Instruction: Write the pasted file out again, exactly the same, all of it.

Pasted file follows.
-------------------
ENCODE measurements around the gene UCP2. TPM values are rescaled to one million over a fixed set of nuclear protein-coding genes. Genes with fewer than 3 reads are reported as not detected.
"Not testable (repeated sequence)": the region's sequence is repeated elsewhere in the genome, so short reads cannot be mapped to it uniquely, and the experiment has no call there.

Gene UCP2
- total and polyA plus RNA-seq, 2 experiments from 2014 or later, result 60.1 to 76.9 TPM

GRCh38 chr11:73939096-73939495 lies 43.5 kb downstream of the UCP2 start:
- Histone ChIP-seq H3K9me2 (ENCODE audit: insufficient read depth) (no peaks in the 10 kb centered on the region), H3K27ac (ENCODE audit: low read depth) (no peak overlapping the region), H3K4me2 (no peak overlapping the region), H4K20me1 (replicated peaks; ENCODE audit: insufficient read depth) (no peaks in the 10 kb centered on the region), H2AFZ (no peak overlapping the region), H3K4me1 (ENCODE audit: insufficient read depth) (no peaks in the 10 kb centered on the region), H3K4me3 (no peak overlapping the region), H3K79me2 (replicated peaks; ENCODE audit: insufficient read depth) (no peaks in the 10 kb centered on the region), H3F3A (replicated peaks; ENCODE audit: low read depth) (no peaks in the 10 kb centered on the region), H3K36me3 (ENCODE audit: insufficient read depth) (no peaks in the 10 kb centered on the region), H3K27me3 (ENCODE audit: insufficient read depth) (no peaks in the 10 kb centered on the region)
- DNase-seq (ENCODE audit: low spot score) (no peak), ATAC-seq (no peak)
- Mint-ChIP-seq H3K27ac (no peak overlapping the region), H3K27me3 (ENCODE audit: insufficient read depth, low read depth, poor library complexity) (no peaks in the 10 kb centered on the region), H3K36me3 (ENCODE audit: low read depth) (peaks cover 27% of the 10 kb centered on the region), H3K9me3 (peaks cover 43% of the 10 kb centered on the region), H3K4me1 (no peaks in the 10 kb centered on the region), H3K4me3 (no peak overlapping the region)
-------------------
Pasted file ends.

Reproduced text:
ENCODE measurements around the gene UCP2. TPM values are rescaled to one million over a fixed set of nuclear protein-coding genes. Genes with fewer than 3 reads are reported as not detected.
"Not testable (repeated sequence)": the region's sequence is repeated elsewhere in the genome, so short reads cannot be mapped to it uniquely, and the experiment has no call there.

Gene UCP2
- total and polyA plus RNA-seq, 2 experiments from 2014 or later, result 60.1 to 76.9 TPM

GRCh38 chr11:73939096-73939495 lies 43.5 kb downstream of the UCP2 start:
- Histone ChIP-seq H3K9me2 (ENCODE audit: insufficient read depth) (no peaks in the 10 kb centered on the region), H3K27ac (ENCODE audit: low read depth) (no peak overlapping the region), H3K4me2 (no peak overlapping the region), H4K20me1 (replicated peaks; ENCODE audit: insufficient read depth) (no peaks in the 10 kb centered on the region), H2AFZ (no peak overlapping the region), H3K4me1 (ENCODE audit: insufficient read depth) (no peaks in the 10 kb centered on the region), H3K4me3 (no peak overlapping the region), H3K79me2 (replicated peaks; ENCODE audit: insufficient read depth) (no peaks in the 10 kb centered on the region), H3F3A (replicated peaks; ENCODE audit: low read depth) (no peaks in the 10 kb centered on the region), H3K36me3 (ENCODE audit: insufficient read depth) (no peaks in the 10 kb centered on the region), H3K27me3 (ENCODE audit: insufficient read depth) (no peaks in the 10 kb centered on the region)
- DNase-seq (ENCODE audit: low spot score) (no peak), ATAC-seq (no peak)
- Mint-ChIP-seq H3K27ac (no peak overlapping the region), H3K27me3 (ENCODE audit: insufficient read depth, low read depth, poor library complexity) (no peaks in the 10 kb centered on the region), H3K36me3 (ENCODE audit: low read depth) (peaks cover 27% of the 10 kb centered on the region), H3K9me3 (peaks cover 43% of the 10 kb centered on the region), H3K4me1 (no peaks in the 10 kb centered on the region), H3K4me3 (no peak overlapping the region)